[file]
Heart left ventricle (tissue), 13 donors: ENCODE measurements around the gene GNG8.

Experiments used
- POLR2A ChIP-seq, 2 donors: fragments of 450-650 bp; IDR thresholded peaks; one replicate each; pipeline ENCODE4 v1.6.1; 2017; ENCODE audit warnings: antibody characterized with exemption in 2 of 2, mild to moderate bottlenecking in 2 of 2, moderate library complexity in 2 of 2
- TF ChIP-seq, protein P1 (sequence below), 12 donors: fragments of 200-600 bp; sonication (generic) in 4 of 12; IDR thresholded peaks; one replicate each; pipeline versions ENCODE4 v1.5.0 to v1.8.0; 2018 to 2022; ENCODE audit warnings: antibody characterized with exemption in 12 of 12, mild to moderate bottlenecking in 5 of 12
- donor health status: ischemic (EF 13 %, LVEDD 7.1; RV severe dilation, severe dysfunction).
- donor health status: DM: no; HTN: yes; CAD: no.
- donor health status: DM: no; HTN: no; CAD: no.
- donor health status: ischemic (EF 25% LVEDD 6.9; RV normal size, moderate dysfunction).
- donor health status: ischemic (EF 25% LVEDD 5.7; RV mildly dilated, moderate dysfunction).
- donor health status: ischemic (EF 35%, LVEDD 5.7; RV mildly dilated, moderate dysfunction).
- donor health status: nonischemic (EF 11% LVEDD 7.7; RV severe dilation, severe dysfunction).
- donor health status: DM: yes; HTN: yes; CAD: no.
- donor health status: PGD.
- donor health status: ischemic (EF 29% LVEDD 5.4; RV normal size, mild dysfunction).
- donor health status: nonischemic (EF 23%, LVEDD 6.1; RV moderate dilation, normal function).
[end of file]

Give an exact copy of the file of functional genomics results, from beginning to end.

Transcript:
Heart left ventricle (tissue), 13 donors: ENCODE measurements around the gene GNG8.

Experiments used
- POLR2A ChIP-seq, 2 donors: fragments of 450-650 bp; IDR thresholded peaks; one replicate each; pipeline ENCODE4 v1.6.1; 2017; ENCODE audit warnings: antibody characterized with exemption in 2 of 2, mild to moderate bottlenecking in 2 of 2, moderate library complexity in 2 of 2
- TF ChIP-seq, protein P1 (sequence below), 12 donors: fragments of 200-600 bp; sonication (generic) in 4 of 12; IDR thresholded peaks; one replicate each; pipeline versions ENCODE4 v1.5.0 to v1.8.0; 2018 to 2022; ENCODE audit warnings: antibody characterized with exemption in 12 of 12, mild to moderate bottlenecking in 5 of 12
- donor health status: ischemic (EF 13 %, LVEDD 7.1; RV severe dilation, severe dysfunction).
- donor health status: DM: no; HTN: yes; CAD: no.
- donor health status: DM: no; HTN: no; CAD: no.
- donor health status: ischemic (EF 25% LVEDD 6.9; RV normal size, moderate dysfunction).
- donor health status: ischemic (EF 25% LVEDD 5.7; RV mildly dilated, moderate dysfunction).
- donor health status: ischemic (EF 35%, LVEDD 5.7; RV mildly dilated, moderate dysfunction).
- donor health status: nonischemic (EF 11% LVEDD 7.7; RV severe dilation, severe dysfunction).
- donor health status: DM: yes; HTN: yes; CAD: no.
- donor health status: PGD.
- donor health status: ischemic (EF 29% LVEDD 5.4; RV normal size, mild dysfunction).
- donor health status: nonischemic (EF 23%, LVEDD 6.1; RV moderate dilation, normal function).